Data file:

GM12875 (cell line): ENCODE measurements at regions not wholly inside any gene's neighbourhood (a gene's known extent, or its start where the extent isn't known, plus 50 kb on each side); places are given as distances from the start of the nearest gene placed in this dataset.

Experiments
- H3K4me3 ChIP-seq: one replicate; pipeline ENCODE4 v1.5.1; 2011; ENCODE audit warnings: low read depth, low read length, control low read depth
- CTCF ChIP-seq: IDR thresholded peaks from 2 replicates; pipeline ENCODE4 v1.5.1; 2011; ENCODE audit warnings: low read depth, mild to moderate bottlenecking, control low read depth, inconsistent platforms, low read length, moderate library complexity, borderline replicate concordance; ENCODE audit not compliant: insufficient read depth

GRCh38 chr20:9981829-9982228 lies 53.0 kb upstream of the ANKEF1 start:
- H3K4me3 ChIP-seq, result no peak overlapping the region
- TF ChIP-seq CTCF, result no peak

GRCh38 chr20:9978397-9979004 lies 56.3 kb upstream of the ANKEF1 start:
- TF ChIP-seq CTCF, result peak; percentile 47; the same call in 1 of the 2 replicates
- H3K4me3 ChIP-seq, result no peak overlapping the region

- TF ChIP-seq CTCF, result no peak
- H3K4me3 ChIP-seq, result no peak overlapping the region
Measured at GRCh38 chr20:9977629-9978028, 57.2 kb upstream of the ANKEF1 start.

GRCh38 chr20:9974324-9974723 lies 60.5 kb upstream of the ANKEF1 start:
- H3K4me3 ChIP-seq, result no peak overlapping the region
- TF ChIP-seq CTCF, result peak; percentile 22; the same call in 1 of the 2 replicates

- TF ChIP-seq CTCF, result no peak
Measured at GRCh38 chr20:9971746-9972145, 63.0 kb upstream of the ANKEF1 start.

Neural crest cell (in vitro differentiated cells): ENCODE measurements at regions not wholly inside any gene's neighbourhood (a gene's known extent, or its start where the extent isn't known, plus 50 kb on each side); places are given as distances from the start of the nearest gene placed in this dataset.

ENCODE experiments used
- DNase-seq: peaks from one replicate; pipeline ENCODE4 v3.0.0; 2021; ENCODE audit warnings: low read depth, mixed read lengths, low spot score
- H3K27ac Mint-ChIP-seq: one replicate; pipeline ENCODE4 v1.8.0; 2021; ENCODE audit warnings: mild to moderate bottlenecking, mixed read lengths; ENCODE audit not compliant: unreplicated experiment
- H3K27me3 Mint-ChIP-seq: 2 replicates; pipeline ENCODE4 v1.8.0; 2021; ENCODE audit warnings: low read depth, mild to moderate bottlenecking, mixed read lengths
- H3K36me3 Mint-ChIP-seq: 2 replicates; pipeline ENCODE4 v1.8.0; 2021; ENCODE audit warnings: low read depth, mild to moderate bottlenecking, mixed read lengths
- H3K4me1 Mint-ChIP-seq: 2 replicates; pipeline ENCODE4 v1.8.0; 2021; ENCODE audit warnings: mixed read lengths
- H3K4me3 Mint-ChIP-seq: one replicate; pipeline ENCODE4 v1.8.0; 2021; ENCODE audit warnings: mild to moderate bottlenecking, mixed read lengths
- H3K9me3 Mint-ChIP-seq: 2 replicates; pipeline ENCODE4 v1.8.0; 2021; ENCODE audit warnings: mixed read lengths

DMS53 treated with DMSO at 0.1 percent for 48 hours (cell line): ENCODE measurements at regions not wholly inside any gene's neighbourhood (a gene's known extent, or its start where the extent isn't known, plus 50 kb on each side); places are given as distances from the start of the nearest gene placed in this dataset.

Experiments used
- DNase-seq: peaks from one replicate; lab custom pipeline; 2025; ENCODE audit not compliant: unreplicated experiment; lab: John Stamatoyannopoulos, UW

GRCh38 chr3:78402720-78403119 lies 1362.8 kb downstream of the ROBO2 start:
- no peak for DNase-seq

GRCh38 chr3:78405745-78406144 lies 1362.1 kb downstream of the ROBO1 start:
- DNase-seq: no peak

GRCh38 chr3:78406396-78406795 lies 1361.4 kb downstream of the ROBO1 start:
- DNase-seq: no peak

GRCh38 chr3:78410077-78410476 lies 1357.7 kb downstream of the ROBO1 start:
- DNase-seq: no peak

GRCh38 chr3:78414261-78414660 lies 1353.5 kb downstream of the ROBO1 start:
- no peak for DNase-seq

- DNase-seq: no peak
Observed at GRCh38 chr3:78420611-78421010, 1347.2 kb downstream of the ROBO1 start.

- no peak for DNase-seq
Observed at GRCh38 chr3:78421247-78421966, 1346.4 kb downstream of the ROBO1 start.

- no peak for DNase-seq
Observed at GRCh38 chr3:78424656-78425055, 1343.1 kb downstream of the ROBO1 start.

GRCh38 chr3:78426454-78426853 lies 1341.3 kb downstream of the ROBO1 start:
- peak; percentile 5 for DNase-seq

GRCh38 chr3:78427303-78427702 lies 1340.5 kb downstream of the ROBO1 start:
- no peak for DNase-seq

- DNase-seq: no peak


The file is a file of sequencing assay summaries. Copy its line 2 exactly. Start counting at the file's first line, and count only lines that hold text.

Experiments